4 ways your bedroom is adding to your breathing problems 

If you're living with a breathing disorder like asthma or COPD, spring cleaning isn't simply a chore to tackle on your to-do list. If it's not done properly, cleaning could trigger asthma symptoms or send you into an asthma attack.

Since we spend about a third of our day sleeping, making sure your bedroom has minimal asthma triggers is of utmost importance. Here, we'll share environmental factors in your bedroom that can exacerbate asthma triggers.


You've got hungry dust mites living there.


“Airborne allergens are the most common asthma trigger, and the most common airborne allergen trigger is dust and and dust mites." says Cheryl Nickerson, registered respiratory therapist and certified asthma educator. Microscopic dust mites live in cloth surfaces, such as pillows, mattresses, and blankets that come in contact with our bodies. “They like these environments because they survive by feeding off dead flakes of skin that we shed and become trapped in our bedding," says Nickerson. After they eat our skin, their waste products and mite body parts trigger asthma symptoms. (Eww. Is anyone else scratching while reading this?) While these critters can be found anywhere in your home, they tend to be found in highest numbers in our bedrooms.

General recommendations, to help reduce the number of dust mites lingering in your bedroom, take action:

  • Encase pillows, mattresses, and box springs in zippered dust mite-proof covers. Wash sheets and blankets once a week in very hot water (130°F or higher) to kill dust mites.
  • Avoid upholstered furniture, window mini-blinds, and carpeting, especially in a child's bedroom. Use washable curtains and vinyl window shades that can be wiped down.


  • Dust and vacuum weekly. If possible, use a vacuum cleaner with a HEPA (high- efficiency particulate air) filter to collect and trap dust mites that become airborne during vacuuming.


  • Use an air purifier appropriate for your bedroom size with a HEPA filter that actually cleans the air. Change the filters regularly.


  • Reduce dust-collecting items in your bedroom, like books, knickknacks, and stuffed animals. Washable stuffed animals should be laundered weekly in hot water, or, if the stuffed animal can't be washed, place him in a plastic bag in the freezer for 24 hours to kill the dust mites. (Seriously!)
  • Dehumidify if your home is damp and keep the humidity level below 50%.


Your humidifier could be doing more harm than good.


While you might think that running a humidifier will help you breathe better by adding moisture to dry air (particularly in the winter), for many people, a humidifier can contribute to asthma triggers, says Nickerson. While dry air can irritate eyes, skin, sinuses and the airways of lungs which can contribute to an increase in asthma and sinus symptoms, it's important to strike a balance in humidifying the air in our homes, she advises.


“Overuse of humidifiers may result in growth of mold and mildew and promote dust mite infestation," she says.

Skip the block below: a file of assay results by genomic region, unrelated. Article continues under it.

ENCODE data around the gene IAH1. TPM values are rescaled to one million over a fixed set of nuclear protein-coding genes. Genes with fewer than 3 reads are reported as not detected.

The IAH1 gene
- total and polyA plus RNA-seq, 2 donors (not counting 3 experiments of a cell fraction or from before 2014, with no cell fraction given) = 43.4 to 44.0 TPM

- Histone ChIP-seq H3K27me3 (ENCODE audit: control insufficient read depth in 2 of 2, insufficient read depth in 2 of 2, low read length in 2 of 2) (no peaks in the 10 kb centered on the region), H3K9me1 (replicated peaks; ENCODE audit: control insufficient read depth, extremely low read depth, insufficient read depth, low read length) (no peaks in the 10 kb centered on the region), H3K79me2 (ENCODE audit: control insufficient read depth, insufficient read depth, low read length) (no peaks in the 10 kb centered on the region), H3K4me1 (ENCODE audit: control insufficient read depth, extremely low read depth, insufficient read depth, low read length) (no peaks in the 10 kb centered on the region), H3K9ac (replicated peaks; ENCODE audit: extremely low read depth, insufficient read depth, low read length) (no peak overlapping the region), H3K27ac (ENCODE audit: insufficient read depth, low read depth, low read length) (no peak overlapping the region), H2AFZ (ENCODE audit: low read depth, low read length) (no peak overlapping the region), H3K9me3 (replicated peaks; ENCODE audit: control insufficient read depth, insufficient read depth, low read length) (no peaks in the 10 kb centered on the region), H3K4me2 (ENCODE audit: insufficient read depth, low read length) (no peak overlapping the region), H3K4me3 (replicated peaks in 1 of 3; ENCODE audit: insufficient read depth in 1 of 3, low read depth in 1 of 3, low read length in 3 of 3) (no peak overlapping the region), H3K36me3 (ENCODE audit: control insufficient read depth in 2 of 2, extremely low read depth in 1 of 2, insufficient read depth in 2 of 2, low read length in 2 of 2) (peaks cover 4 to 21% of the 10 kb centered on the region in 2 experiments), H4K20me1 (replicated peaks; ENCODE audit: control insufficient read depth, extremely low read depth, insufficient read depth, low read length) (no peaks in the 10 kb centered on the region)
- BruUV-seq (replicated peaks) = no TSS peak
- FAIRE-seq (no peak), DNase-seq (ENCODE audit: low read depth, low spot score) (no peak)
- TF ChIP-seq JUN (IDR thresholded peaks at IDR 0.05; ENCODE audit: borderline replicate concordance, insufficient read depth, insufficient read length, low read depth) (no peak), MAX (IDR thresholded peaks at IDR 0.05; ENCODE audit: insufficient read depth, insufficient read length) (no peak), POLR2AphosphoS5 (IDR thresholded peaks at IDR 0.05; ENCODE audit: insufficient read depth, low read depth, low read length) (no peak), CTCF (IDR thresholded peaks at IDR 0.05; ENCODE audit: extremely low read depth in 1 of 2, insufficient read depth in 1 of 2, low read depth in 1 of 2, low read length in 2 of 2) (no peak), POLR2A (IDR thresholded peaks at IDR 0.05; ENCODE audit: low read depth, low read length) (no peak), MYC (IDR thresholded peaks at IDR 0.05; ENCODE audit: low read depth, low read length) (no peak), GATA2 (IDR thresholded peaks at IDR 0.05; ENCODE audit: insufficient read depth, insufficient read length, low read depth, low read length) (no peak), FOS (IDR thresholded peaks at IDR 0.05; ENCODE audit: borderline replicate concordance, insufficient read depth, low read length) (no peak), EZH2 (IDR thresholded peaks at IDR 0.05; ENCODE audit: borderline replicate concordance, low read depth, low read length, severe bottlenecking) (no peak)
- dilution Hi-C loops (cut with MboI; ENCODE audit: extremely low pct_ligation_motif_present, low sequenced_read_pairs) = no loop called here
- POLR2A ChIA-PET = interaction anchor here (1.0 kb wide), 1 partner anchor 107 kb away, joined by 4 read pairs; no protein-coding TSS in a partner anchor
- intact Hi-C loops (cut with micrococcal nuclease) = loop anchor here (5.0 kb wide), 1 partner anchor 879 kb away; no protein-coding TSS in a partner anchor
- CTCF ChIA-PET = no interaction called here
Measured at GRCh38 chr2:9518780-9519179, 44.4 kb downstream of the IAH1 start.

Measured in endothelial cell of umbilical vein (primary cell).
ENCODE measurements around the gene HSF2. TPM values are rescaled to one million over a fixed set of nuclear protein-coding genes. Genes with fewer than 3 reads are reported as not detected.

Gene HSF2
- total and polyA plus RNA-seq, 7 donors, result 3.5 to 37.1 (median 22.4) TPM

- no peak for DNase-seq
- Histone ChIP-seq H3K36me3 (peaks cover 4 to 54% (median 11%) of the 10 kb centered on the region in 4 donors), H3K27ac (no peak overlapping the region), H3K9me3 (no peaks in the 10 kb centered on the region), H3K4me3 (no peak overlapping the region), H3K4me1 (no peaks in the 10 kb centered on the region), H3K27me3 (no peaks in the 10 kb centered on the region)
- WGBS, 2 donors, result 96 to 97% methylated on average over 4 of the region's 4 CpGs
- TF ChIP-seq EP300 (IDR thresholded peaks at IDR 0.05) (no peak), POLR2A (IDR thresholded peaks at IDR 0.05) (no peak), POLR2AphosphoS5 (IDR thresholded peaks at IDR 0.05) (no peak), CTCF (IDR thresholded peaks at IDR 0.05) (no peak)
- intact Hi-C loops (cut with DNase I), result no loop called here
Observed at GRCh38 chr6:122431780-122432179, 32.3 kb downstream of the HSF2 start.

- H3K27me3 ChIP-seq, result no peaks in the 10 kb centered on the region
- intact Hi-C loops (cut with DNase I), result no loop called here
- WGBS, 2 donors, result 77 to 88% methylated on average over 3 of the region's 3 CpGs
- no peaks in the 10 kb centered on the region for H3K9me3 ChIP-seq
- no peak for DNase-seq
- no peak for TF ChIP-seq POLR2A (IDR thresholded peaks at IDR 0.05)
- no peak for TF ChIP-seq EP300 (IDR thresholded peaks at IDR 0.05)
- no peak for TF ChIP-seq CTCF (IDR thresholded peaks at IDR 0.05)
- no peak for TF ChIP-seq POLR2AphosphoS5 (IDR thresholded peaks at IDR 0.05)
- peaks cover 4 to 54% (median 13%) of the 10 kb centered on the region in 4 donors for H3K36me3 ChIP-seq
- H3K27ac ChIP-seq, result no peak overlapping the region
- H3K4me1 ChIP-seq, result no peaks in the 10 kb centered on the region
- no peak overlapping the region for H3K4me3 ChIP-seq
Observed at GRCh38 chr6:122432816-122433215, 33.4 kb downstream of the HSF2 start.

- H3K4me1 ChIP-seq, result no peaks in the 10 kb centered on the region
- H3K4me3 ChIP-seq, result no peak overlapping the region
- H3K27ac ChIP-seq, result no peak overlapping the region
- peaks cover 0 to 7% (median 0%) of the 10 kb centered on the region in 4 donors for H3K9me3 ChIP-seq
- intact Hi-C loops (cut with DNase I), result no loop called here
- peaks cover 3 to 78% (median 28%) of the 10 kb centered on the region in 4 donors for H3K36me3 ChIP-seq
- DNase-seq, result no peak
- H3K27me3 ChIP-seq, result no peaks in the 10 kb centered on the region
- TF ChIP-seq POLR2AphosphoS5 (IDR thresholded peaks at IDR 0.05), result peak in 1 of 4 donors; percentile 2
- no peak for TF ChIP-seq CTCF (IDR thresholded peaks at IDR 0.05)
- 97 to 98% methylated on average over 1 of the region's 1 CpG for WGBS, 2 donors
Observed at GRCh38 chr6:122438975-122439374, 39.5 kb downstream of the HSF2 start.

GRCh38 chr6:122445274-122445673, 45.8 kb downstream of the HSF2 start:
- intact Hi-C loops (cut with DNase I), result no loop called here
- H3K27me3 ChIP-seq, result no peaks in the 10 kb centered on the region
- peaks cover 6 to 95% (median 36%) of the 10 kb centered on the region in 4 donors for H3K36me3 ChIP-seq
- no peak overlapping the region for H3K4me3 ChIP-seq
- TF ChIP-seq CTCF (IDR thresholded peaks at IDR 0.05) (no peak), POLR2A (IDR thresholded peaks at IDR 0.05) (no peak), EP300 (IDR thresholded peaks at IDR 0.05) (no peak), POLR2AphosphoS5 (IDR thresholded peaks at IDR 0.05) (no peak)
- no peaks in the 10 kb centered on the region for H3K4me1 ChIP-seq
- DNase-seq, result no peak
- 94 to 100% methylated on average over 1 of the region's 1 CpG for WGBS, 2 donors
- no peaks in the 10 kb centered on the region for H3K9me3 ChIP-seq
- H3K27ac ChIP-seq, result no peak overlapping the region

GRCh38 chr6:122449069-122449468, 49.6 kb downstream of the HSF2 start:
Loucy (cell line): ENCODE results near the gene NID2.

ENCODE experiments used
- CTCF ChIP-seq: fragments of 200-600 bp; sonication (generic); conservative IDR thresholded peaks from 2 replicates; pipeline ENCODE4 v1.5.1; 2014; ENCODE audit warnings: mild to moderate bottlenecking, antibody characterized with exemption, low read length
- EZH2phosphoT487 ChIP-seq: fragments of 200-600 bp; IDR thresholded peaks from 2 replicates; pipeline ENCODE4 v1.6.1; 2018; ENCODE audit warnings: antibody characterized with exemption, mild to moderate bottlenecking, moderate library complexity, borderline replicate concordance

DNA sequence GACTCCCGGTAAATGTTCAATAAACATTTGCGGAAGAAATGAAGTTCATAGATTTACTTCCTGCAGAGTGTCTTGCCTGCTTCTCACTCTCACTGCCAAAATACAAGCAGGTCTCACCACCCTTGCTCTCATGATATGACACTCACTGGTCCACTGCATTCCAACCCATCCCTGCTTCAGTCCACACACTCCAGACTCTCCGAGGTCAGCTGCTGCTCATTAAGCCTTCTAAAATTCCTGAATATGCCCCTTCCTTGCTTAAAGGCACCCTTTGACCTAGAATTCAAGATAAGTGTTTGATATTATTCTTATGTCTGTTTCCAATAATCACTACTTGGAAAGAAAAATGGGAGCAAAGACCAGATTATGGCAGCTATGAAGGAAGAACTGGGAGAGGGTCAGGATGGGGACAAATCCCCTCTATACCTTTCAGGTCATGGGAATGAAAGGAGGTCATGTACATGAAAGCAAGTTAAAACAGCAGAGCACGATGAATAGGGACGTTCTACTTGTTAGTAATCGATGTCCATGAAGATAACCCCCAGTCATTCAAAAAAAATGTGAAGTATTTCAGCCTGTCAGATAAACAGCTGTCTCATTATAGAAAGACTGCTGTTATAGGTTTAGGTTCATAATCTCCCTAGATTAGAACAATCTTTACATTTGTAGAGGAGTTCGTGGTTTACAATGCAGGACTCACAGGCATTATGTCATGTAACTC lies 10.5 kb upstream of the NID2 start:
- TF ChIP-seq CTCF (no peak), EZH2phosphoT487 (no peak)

Some general tips to keep in mind when selecting a humidifier:

  • Choose one with controllable humidity levels.

  • Keep humidity levels between 30 and 50%.
  • Clean the humidifier per the manufacturer's instructions to reduce issues with mold, mildew, and other bacteria.

Fido and Fluffy could be triggers.


It's time to be a disciplinary owner if your dog or cat sleeps on your bed. “Even if you're not allergic to your pet, keep the pet out of the bedroom," says Nickerson. Pet dander is a source of allergens. The dander (flakes of skin) are also food for dust mites. So make sure you keep your bedroom door closed while you're sleeping and while you're away to help prevent them from napping there.


You love fresh air in your room.


“Over the last few years, there has been substantial amount of focus on indoor air quality and the health risks associated with the substances in the air of our homes," says Nickerson. Usually the best way to address this risk is to control or eliminate the sources of indoor pollutants (perhaps scents from cleaning or candles) and ventilate your home with clean, outdoor air.


While this might sound eco-friendly and refreshing, you should also consider that leaving windows open when pollen levels are high or on poor air quality days can be risky if you have asthma and are sensitive to these substances, says Nickerson. “To address indoor air quality, using either a whole house or a portable air filtration system that actually cleans the air " could be possible solutions.


And while this might seem like a no-brainer, remember that air conditioners are not the same as air cleaners. “They reduce relative humidity in our homes which will reduce the growth of dust mites but they don't adequately clean the air," says Nickerson. Even if you're running your air conditioner, make sure you use an air cleaning system as well.


“Keep in mind that usually one intervention isn't enough, so multiple interventions may be required to adequately control dust, dust mites, and other allergens over the long run," says Nickerson. Bottom line: If you or someone in your home has allergies, "spring cleaning" is much more than a seasonal project.

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